This is one of the greatest skills that a slapstick performer can have. A bit of doubt in the viewer’s mind is a wonderful thing to achieve. The laughs and gasps are so much better when it looks like it’s really gone wrong.

It is no surprise then, that all this fast, detailed work ends up in a routine of just 4 minutes.

But what a perfect 4 minutes!

IN A NUTSHELL

Being in trouble and danger makes for great comedy

Practice and repetition allows the impression of chaos

Vocal noise can give rhythm to a visual performance

Using an appropriate character adds to the fun

Keep character’s overall intention sharp

We want New Slapstick is a resource for everyone involved in visual comedy of any kind.

We’re putting our money where our mouths are and creating films of our own. To have a look at the attempts so far, click here:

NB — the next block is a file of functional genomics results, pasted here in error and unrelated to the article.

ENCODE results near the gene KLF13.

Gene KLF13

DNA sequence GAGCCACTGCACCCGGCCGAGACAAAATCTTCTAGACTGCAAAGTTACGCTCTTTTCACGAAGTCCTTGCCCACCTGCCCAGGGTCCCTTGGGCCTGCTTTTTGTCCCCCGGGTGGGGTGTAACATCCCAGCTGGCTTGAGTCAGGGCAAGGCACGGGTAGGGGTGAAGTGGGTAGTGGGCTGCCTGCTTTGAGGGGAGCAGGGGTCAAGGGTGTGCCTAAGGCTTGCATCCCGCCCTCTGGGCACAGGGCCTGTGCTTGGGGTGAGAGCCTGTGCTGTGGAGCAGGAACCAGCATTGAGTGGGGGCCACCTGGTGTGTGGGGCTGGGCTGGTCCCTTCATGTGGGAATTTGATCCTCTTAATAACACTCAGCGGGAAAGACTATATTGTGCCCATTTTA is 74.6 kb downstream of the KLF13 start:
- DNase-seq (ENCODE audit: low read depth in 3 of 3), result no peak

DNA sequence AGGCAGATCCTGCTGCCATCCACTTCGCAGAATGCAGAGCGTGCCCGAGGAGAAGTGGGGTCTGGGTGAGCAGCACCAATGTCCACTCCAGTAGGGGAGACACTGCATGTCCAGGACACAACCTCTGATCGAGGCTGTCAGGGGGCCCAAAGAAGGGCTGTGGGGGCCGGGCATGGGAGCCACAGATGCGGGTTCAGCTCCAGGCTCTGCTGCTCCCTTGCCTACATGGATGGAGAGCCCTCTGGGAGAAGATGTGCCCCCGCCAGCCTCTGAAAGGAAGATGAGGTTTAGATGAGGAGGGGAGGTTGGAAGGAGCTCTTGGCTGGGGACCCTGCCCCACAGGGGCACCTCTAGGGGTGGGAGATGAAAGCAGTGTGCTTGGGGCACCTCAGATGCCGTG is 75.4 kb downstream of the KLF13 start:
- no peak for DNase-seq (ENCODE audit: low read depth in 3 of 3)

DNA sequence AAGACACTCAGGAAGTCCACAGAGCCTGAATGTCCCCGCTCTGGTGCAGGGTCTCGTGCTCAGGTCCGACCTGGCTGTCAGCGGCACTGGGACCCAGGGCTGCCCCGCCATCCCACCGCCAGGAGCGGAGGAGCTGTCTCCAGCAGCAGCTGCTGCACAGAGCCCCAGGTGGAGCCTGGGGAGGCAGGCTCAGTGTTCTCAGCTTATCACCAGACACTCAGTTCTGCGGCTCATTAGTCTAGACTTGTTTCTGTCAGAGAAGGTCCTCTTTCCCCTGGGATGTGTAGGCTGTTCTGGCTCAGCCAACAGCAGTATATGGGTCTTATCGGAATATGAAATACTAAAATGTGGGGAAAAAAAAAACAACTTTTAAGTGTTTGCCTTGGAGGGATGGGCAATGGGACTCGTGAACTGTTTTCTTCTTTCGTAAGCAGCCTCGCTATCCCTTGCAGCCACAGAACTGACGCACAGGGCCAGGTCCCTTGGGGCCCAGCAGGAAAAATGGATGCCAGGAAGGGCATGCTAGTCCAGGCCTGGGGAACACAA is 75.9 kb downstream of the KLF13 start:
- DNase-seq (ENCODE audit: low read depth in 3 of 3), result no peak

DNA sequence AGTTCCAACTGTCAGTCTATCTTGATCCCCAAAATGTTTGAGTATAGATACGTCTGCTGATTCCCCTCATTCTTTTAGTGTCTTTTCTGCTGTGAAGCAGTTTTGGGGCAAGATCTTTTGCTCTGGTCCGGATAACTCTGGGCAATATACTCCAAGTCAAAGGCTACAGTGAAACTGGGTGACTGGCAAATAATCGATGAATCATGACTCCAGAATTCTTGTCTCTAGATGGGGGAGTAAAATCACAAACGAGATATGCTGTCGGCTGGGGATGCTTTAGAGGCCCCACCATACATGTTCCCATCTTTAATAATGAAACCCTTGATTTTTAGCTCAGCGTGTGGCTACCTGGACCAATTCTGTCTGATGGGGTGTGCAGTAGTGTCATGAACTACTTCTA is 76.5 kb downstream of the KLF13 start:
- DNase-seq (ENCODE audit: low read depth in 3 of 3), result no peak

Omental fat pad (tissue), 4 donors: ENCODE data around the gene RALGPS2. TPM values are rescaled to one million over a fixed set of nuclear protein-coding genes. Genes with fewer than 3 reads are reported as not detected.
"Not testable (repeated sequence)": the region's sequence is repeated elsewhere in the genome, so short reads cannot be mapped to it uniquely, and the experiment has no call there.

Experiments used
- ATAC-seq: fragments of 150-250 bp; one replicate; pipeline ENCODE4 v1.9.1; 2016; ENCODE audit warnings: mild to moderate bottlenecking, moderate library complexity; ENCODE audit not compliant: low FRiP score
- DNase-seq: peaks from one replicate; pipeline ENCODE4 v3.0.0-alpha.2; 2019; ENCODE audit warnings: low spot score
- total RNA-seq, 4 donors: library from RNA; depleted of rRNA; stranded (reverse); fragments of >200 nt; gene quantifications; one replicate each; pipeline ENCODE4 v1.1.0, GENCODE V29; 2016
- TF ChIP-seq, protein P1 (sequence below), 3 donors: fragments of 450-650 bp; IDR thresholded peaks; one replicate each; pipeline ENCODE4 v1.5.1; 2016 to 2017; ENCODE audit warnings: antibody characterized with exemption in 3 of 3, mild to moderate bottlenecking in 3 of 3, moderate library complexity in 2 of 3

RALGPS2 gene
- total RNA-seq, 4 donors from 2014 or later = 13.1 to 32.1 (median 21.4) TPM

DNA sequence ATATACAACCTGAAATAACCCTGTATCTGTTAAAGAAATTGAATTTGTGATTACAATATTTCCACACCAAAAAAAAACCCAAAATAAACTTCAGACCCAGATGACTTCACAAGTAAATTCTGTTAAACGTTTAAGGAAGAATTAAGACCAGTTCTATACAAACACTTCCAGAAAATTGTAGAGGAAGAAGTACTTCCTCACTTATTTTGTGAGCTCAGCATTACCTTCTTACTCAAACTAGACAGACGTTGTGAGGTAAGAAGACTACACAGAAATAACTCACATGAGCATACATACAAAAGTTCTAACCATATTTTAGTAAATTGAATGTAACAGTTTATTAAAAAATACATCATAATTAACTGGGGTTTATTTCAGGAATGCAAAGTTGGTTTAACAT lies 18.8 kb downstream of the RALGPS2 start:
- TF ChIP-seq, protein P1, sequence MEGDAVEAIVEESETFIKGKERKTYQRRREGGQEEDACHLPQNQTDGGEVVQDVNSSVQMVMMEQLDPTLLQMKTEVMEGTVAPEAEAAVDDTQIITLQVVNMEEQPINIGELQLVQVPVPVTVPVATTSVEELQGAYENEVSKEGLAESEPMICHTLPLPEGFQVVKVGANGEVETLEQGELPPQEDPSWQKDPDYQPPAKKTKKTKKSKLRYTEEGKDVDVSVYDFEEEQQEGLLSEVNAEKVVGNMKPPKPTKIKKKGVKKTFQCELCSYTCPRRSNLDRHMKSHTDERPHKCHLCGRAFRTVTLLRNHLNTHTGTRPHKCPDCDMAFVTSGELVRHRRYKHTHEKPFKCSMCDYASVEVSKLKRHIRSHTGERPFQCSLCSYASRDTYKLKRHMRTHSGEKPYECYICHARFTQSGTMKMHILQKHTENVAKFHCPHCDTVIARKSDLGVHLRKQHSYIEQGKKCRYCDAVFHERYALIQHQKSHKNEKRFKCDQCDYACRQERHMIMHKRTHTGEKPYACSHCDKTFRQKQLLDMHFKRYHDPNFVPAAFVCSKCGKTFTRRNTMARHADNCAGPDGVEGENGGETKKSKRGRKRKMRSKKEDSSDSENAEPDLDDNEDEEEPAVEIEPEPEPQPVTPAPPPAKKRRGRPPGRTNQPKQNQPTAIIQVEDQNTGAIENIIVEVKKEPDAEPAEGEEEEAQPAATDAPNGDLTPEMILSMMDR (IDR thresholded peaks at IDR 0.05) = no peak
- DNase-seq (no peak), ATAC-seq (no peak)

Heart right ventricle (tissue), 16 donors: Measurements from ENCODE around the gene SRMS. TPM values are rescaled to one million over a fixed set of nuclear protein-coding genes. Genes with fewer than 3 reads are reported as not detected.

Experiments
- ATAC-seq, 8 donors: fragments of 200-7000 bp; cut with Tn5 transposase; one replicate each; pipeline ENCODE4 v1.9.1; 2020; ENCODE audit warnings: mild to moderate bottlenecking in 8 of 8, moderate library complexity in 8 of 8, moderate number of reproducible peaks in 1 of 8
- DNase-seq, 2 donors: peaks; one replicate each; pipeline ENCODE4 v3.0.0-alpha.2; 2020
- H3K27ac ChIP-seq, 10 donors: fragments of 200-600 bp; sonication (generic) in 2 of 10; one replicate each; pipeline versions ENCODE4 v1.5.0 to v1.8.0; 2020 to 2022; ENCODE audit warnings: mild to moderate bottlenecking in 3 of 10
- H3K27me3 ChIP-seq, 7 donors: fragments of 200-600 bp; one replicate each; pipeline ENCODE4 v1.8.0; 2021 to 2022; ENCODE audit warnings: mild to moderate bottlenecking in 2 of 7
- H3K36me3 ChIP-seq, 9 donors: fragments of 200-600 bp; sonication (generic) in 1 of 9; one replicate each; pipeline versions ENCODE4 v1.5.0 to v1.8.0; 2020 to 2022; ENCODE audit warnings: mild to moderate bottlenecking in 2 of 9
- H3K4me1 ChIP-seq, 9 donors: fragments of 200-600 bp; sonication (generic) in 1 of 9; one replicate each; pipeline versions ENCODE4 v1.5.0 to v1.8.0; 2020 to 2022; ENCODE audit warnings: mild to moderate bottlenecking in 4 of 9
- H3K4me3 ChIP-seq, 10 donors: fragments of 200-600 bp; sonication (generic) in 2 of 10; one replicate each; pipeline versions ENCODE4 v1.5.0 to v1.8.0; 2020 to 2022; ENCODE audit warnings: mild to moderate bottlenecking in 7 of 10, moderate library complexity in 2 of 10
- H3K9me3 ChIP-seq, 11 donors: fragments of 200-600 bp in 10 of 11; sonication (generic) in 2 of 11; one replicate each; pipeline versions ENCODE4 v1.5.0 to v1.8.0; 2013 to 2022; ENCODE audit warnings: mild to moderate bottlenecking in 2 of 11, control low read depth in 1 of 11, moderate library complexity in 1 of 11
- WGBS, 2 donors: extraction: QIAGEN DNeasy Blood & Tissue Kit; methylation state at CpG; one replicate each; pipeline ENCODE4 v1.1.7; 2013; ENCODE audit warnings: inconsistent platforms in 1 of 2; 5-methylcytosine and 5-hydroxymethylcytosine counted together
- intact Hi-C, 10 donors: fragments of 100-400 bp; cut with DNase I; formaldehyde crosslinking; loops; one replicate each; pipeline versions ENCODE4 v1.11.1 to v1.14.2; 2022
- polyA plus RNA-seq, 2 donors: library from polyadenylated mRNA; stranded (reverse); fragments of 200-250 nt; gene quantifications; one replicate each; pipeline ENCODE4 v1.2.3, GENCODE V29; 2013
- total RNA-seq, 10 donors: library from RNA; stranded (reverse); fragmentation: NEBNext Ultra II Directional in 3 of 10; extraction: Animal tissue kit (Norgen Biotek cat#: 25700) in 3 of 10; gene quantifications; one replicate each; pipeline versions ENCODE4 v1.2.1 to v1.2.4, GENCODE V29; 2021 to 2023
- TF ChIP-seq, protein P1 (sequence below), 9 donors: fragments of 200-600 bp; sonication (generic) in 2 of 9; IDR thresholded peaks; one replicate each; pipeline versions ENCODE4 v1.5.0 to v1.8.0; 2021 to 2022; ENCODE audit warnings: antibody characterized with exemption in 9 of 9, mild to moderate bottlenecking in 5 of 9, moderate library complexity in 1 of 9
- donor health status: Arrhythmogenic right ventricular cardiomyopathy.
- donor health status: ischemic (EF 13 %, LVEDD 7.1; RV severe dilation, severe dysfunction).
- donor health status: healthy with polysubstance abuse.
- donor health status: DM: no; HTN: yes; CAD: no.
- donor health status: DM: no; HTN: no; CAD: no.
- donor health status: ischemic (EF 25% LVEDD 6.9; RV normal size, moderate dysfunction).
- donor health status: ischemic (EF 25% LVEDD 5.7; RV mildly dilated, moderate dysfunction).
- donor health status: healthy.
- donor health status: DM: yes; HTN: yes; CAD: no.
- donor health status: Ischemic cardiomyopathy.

http://www.thesillyseasons.com

Performer Analysis: Dick Van Dyke

I know what you’re thinking: “Chim chimerney chim chim cheroo!”.

Or maybe “Evurrybuddy’s ‘appy win Mahry Poppun’s izintown.”

Or if you’re really young, “Diagnosis Murder”.

But go with me on this, because Dick van Dyke is one of my favourite performers.

Most people wouldn’t think of van Dyke as a slapstick comedian. We’re used to seeing him in very naturalistic TV and film roles. But when you have a good look at his career, in particular The Dick van Dyke Show, you can see that he comes from the classic tradition of slapstick clowns. So in this blog, I’m going to highlight a few of the techniques that he cleverly transfers from circus to sitcom.